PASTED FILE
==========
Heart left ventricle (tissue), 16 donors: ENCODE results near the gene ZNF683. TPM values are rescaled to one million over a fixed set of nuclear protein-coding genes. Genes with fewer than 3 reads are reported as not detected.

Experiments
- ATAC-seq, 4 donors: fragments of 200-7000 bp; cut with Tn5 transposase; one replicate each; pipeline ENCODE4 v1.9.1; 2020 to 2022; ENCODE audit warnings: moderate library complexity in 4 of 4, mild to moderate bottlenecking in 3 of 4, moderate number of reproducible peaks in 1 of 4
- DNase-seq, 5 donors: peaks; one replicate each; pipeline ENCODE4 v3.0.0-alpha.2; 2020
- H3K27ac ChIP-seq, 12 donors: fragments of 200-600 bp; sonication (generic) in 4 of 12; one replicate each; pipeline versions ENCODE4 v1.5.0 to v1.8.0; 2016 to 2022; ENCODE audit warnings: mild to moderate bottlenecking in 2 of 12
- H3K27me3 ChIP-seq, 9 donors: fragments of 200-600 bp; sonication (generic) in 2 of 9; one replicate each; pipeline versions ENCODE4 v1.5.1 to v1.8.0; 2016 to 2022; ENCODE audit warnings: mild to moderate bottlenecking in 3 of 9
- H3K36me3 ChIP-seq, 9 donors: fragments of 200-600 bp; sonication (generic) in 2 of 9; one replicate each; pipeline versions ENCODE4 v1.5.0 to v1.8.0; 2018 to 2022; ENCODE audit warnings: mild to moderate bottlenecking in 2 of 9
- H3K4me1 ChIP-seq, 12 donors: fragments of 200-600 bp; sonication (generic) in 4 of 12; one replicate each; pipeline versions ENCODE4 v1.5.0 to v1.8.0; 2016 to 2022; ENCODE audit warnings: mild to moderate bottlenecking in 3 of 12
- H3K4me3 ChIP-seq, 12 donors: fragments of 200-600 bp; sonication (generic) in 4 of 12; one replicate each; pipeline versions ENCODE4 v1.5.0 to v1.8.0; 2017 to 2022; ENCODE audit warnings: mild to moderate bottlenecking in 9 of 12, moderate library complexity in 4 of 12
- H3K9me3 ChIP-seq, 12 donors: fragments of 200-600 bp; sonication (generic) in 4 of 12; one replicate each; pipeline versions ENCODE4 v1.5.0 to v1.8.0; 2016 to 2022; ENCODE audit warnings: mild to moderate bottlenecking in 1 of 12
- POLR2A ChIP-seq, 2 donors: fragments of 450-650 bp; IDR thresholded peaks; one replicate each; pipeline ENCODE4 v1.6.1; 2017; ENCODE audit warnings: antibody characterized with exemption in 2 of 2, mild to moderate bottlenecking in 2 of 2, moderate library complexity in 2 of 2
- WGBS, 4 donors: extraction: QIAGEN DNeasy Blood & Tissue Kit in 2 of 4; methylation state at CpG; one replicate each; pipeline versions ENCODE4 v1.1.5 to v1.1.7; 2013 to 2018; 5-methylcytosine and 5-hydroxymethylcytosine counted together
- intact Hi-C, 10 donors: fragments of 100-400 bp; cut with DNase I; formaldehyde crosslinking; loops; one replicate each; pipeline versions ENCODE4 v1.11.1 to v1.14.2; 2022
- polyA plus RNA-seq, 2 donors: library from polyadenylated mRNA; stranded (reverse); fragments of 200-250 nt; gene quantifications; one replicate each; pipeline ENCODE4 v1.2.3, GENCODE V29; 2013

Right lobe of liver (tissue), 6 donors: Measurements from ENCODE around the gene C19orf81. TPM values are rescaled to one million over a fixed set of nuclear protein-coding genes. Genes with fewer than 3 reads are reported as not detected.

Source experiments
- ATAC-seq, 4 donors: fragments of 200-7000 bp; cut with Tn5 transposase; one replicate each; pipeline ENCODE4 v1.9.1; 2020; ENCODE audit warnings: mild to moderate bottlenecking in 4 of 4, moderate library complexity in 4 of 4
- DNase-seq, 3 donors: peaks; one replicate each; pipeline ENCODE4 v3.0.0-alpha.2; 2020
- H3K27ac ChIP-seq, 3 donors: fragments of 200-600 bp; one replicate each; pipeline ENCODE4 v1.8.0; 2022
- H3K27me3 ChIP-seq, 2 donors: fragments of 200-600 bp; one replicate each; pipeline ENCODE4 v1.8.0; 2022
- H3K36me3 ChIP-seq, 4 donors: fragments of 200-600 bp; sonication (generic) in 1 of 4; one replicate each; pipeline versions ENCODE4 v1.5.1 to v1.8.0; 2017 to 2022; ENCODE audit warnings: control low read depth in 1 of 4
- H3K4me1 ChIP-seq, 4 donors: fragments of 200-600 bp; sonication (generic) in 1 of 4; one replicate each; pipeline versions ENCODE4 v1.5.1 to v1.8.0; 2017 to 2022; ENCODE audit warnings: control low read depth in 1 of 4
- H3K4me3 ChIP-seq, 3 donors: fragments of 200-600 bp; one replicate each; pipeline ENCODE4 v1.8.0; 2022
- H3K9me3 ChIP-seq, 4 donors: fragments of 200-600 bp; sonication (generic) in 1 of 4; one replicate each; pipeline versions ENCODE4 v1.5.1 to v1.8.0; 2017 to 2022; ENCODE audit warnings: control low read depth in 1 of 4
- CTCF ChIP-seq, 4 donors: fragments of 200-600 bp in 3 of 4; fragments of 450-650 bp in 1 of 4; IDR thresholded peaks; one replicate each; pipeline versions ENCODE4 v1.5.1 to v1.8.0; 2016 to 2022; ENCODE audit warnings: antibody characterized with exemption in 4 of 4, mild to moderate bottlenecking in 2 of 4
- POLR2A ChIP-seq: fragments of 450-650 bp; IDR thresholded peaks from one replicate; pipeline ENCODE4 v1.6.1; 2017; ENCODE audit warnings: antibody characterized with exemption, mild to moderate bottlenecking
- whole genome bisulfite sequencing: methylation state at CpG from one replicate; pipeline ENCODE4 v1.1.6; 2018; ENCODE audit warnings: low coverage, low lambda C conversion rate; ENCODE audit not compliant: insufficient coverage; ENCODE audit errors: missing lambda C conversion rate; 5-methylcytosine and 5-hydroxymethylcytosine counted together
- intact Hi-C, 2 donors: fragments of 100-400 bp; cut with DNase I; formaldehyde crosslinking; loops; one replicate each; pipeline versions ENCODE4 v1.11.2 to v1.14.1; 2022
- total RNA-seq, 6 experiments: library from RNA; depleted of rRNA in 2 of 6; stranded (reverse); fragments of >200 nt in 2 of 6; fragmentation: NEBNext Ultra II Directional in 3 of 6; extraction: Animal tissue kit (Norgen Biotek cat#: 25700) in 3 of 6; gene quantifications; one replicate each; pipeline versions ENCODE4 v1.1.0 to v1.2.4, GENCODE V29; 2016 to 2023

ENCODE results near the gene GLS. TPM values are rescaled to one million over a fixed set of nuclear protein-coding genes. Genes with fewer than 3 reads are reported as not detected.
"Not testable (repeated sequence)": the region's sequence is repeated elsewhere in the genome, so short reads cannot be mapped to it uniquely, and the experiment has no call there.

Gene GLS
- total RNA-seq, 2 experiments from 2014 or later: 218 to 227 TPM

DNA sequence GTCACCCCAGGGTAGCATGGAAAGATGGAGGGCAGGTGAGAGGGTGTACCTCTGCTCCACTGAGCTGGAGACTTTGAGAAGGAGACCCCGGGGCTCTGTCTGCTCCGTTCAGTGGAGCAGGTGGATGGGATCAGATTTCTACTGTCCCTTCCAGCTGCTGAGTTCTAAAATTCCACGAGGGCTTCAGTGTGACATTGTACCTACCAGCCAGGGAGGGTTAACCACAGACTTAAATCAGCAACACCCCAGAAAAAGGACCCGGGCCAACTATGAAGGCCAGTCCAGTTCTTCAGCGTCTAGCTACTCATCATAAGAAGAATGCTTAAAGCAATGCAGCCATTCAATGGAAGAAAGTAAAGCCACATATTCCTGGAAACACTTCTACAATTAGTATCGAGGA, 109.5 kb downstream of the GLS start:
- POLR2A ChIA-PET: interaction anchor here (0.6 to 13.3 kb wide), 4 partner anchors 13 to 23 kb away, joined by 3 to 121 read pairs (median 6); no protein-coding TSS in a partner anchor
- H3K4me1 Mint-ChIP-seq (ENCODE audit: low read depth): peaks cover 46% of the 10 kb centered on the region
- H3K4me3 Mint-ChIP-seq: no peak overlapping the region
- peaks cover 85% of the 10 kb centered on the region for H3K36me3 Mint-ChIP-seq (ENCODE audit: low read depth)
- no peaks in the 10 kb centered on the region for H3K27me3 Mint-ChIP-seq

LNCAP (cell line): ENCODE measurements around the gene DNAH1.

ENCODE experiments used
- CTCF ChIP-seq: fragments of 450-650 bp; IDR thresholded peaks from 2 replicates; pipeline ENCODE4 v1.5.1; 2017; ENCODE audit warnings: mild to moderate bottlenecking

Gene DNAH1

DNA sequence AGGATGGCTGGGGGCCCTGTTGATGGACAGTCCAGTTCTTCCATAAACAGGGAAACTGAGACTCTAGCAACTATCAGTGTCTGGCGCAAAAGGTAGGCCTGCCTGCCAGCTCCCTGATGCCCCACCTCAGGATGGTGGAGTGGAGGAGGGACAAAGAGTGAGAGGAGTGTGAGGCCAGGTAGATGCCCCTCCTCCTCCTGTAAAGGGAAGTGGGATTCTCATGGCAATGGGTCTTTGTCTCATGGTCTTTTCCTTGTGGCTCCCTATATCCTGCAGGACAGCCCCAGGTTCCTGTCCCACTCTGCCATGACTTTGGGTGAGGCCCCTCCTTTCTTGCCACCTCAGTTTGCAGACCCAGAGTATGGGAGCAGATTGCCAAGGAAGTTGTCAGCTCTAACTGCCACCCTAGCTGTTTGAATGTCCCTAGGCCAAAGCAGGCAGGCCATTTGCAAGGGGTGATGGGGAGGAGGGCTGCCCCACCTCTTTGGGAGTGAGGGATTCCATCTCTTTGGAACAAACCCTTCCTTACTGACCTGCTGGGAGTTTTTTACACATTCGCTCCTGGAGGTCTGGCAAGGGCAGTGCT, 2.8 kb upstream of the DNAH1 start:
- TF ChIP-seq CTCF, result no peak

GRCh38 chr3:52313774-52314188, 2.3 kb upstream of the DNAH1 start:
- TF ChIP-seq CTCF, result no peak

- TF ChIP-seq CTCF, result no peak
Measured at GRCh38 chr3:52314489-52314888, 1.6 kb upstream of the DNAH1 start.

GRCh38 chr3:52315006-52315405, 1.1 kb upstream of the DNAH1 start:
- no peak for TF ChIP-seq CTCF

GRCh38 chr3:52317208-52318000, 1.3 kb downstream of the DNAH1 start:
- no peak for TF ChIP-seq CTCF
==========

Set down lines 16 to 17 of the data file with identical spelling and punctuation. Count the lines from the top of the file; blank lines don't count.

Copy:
Source experiments
- ATAC-seq, 4 donors: fragments of 200-7000 bp; cut with Tn5 transposase; one replicate each; pipeline ENCODE4 v1.9.1; 2020; ENCODE audit warnings: mild to moderate bottlenecking in 4 of 4, moderate library complexity in 4 of 4